David Limbaugh

We're in the primary season, and there's nothing wrong with all sides advocating their respective positions. If conservatives can't hold John McCain accountable now for all his apostasies, apostasies he committed with utter delight amid mainstream-media adulation, what chance will we have of doing so later?

The idea that our party can't recover from vigorous debate during the primaries is unserious, to wit: Reagan vs. Ford. In the meantime, rumors of the death of mainstream conservatism are greatly exaggerated.

McCain's relative success is not a sign of the end of Reagan conservatism as a dominant political force. It's just temporarily dormant, the victim of a confluence of factors, waiting to be re-ignited.

One factor is that we have had a weak GOP presidential field, though I think some of the candidates ultimately proved themselves to be quite inspiring. McCain has slipped in largely by default, like John Kerry in 2004.

Another factor is that Republicans have been in control of the executive branch for seven years. Though Democrats have recaptured Congress, they still haven't been able to accomplish many of their legislative initiatives, including obstructing funding for the Iraq War. Even their reprehensible character assassination of President Bush has lost steam since the surge began yielding fruit.

Nothing unites conservatives like Democrats in power and working their mischief, or out of power and maliciously but effectively obstructing good government -- excuse the liberal-sounding oxymoron.

And then there's the war, which originally united conservatives but admittedly has led to the ascendancy of the neoconservative influence with its willingness to accept all kinds of economic and social liberalism. I believe that's unnecessary. All three stools -- and more -- of mainstream conservatism can thrive simultaneously. Nevertheless, these factors and others have coalesced to dampen, temporarily, the fires and energy of conservatism.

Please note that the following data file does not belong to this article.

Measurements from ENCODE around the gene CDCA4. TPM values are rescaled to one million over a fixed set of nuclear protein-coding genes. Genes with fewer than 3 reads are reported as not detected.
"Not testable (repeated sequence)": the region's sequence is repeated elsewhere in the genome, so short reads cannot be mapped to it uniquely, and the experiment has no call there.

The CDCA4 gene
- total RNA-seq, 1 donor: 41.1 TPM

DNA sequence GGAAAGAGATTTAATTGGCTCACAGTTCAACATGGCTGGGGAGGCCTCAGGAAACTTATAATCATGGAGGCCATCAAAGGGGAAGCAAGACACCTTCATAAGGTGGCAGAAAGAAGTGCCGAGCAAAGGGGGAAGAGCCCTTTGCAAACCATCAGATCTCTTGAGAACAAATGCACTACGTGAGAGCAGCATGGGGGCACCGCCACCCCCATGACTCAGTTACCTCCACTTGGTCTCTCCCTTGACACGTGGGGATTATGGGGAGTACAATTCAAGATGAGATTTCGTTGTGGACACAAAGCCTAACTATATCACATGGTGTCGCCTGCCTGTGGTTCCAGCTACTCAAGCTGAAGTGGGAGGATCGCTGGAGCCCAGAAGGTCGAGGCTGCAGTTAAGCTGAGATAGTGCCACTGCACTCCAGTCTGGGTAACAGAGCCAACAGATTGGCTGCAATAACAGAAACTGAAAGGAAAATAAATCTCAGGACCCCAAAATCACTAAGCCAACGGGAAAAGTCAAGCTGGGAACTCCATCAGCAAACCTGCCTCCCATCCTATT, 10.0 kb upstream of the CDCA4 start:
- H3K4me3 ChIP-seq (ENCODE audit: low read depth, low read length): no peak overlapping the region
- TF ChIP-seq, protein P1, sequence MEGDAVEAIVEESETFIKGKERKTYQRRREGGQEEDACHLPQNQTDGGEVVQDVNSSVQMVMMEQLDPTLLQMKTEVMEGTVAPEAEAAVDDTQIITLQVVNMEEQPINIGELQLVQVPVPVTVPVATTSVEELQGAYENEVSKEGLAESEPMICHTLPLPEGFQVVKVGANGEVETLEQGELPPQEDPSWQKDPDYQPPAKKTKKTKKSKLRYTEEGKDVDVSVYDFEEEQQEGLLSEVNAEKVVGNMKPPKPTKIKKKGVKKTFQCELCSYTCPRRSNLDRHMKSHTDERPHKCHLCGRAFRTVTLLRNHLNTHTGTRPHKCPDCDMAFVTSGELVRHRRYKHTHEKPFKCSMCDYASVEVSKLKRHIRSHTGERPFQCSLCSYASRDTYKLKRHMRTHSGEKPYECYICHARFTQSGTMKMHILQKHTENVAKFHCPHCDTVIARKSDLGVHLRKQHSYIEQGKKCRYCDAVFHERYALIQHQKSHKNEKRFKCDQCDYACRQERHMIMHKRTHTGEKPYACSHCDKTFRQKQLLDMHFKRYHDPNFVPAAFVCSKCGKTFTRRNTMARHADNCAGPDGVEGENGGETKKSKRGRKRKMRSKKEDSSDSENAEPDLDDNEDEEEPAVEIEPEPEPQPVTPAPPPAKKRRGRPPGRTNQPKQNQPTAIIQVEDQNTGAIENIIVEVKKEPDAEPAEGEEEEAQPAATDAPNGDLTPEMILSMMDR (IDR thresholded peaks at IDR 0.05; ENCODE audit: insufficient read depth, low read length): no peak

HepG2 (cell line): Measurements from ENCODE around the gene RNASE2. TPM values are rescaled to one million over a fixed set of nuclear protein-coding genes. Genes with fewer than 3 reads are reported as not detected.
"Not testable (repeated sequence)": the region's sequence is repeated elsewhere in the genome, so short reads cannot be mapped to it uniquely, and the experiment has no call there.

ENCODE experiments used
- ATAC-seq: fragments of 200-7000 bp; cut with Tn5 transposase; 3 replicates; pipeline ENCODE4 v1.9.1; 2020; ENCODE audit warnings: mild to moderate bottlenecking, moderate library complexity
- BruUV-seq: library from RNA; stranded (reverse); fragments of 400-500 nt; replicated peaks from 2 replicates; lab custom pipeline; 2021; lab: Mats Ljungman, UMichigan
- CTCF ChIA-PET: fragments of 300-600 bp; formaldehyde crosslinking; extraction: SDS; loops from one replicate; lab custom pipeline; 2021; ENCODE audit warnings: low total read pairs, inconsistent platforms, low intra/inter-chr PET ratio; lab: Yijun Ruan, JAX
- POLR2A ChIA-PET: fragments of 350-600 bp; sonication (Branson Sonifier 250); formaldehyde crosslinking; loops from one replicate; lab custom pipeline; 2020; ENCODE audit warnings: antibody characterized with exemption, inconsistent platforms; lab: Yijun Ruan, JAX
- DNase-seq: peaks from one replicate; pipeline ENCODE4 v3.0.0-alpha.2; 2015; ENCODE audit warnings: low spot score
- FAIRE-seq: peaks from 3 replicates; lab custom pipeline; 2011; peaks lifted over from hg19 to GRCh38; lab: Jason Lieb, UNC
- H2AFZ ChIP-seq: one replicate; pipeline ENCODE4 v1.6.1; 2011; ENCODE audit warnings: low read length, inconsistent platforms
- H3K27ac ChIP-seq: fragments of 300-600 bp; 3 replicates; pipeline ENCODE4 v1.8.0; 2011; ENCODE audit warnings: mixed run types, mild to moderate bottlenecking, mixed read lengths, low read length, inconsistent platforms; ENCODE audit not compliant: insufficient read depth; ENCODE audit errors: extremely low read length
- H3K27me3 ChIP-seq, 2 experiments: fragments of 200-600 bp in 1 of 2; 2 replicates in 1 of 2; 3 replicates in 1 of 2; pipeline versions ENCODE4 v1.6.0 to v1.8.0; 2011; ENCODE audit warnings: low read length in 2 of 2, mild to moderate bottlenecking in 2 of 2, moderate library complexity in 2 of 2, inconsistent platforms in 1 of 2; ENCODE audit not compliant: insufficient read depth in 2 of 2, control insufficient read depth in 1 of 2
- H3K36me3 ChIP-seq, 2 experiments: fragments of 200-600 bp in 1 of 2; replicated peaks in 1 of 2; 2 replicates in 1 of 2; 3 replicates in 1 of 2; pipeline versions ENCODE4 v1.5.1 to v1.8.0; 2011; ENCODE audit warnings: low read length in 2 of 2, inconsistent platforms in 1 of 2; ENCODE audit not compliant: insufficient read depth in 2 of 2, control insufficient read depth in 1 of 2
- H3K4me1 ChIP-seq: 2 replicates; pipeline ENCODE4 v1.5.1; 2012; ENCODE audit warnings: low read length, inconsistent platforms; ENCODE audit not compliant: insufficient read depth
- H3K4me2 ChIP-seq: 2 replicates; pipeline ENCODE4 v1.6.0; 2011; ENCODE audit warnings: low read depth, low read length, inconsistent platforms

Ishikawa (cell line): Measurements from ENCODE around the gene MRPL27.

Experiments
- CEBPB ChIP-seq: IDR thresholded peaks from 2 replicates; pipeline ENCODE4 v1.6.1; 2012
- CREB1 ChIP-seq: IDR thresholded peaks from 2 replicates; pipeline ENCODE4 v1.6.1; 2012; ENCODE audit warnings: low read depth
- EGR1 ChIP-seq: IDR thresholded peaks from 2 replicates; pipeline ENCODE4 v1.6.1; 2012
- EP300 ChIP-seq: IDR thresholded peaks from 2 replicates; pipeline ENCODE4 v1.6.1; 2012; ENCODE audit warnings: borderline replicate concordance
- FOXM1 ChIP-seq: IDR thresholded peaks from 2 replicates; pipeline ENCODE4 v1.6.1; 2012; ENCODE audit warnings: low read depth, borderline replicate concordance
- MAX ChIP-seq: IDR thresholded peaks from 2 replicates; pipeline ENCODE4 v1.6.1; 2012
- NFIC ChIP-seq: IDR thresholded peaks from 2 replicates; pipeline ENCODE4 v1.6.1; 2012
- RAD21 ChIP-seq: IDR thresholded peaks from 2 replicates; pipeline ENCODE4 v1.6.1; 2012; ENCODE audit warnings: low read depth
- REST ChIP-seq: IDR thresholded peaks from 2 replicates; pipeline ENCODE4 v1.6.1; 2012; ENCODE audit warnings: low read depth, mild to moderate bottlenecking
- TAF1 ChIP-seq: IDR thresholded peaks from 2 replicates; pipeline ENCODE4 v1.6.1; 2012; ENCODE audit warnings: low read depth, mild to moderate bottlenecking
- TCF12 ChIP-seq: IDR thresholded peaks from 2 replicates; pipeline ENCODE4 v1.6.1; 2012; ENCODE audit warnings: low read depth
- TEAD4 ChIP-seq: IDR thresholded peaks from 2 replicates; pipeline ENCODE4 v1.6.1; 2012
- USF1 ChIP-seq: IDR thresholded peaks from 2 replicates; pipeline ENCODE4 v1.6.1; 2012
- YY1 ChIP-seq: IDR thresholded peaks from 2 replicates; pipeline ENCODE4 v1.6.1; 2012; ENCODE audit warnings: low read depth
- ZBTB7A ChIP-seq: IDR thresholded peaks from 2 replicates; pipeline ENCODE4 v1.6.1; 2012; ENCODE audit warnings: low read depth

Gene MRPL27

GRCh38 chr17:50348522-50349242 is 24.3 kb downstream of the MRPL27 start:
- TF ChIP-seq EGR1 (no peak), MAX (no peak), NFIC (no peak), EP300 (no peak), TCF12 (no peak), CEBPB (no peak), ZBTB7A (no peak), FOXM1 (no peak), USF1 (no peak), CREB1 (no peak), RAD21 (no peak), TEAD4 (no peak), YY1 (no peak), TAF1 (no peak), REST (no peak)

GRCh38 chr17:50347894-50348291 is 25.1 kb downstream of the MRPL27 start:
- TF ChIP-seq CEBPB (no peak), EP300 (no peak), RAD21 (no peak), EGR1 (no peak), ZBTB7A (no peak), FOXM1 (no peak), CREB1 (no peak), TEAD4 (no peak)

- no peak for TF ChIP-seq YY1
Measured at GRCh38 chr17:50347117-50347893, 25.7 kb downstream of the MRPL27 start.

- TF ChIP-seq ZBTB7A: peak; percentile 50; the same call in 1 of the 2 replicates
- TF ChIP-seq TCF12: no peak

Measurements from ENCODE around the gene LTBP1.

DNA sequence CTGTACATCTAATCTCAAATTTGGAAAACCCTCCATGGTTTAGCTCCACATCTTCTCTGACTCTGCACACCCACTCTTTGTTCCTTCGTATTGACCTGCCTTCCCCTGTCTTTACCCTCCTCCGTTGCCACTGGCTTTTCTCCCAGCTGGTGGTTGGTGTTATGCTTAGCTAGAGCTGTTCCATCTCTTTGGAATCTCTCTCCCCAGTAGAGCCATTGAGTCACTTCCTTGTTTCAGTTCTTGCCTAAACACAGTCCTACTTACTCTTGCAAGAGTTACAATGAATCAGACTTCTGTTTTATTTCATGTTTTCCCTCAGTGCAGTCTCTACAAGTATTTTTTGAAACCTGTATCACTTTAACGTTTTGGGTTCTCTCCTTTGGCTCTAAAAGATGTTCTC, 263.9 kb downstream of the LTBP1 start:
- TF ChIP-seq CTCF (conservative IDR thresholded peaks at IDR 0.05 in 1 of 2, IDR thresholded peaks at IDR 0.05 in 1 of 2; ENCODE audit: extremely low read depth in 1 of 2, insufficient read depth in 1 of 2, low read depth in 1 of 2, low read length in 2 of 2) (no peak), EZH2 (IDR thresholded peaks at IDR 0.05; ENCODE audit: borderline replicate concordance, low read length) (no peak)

Sometimes conservatives become more unified out of power. Of course that doesn't mean we should allow Democrats to regain the White House, either because we would unite while out of power or because we are seriously disappointed about the prospect of John McCain as our candidate.

But would the critics of McCain's critics please quit trying to marginalize mainstream conservatives and redefine mainstream conservatism? Just admit your guy is not that conservative and let us hold his feet to the fire, especially since his success to this point will give him all the more temptation to pander to liberals. You're the ones who need to chill out.


David Limbaugh

David Limbaugh, brother of radio talk-show host Rush Limbaugh, is an expert on law and politics. He recently authored the New York Times best-selling book: "Jesus on Trial: A Lawyer Affirms the Truth of the Gospel."

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